In A Scandal in Bohemia, many fictional locations are mentioned (mostly related to Irene Adler, oddly enough). However, there were a few actual locations in the story, one of which being the Langham Hotel, where the King tells Sherlock Holmes he’ll be staying at.
The Langham, situated at the corner of Langham Place and Portland Place, appears (at least in the modern view) to be an exquisitely grandiose establishment, which would make sense considering the fact that Arthur Conan Doyle chose to include it briefly in a way that would imply it is truly fit for a king. In order to learn more about the demographics associated with this hotel, I decided to take a look at it on the Charles Booth Online Archive.
As shown on the map above, Booth classified the area surrounding the hotel as generally ranging from middle-class to wealthy–this was certainly no slum, to say the least. Bearing this in mind, it comes as no surprise that Doyle chose this as the hotel the King would be staying in, as the demographics of the surrounding area seem particularly fitting to the archetype.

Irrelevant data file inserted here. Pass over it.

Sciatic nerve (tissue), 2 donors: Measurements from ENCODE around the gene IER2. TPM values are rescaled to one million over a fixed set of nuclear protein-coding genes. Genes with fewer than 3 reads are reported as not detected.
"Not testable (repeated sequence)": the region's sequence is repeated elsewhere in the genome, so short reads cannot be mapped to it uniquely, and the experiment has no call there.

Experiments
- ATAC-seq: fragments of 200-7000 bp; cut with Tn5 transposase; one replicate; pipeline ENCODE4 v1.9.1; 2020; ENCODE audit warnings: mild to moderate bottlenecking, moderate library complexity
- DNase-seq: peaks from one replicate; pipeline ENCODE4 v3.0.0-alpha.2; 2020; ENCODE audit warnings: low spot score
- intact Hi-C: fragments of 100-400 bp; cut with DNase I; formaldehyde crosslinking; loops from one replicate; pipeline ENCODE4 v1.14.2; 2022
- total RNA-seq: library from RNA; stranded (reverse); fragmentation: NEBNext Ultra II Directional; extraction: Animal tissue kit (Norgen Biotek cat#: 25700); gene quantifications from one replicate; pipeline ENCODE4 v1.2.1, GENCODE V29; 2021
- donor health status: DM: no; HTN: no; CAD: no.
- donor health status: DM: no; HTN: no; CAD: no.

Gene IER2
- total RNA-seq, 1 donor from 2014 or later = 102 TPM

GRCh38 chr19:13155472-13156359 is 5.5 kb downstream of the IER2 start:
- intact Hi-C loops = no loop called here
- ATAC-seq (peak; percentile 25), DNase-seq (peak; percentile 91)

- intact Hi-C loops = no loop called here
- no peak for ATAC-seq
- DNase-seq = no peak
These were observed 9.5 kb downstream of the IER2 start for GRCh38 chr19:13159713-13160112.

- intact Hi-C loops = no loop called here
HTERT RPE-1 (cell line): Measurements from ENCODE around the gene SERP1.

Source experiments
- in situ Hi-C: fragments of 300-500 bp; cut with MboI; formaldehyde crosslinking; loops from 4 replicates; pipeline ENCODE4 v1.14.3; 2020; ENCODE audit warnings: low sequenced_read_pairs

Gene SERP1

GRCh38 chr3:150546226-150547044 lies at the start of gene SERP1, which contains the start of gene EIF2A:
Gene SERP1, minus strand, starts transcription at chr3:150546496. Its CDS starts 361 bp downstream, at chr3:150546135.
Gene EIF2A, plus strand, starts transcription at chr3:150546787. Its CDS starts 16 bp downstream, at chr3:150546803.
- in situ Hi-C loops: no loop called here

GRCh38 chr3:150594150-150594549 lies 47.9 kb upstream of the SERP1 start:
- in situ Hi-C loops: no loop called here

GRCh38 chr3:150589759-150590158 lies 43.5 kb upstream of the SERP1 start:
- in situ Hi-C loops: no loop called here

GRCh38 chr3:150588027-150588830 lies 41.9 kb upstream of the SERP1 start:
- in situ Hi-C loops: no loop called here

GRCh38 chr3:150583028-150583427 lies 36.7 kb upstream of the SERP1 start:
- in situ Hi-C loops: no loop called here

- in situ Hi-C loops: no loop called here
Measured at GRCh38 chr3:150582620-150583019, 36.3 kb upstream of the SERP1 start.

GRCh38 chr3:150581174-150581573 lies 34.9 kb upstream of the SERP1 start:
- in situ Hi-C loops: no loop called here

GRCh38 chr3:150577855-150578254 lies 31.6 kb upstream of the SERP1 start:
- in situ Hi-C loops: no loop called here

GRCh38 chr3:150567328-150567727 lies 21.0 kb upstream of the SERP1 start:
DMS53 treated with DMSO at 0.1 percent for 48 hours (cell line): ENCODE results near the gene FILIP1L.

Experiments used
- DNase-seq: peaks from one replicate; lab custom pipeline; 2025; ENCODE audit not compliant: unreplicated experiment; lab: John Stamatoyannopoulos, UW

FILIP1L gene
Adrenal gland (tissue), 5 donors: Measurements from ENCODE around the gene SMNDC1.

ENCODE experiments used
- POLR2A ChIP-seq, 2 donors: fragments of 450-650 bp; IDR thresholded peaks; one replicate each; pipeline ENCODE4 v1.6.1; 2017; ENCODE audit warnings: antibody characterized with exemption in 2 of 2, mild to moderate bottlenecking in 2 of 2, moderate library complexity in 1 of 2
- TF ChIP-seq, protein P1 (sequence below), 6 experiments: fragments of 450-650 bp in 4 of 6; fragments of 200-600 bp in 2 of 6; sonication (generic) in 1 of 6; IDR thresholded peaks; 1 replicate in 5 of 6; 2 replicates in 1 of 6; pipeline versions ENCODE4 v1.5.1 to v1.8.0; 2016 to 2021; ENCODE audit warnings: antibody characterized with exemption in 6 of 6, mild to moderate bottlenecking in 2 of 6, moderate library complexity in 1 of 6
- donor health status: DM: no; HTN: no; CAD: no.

A search through British History Online revealed that this ritzy hotel also has quite a ritzy history. Until around 1860, the Langham was preceded on its lot by Mansfield House, the mansion owned by the Earl of Mansfield. When the hotel was finally built in its place, it cost over £300,000, going on to become, and remain, one of the largest buildings in the city. It officially opened with a luncheon in 1965, which the Prince of Wales attended. Needless to say, even the history of this hotel is absolutely bathed in royalty and riches, thus making it the perfect choice for the King’s hotel in A Scandal in Bohemia.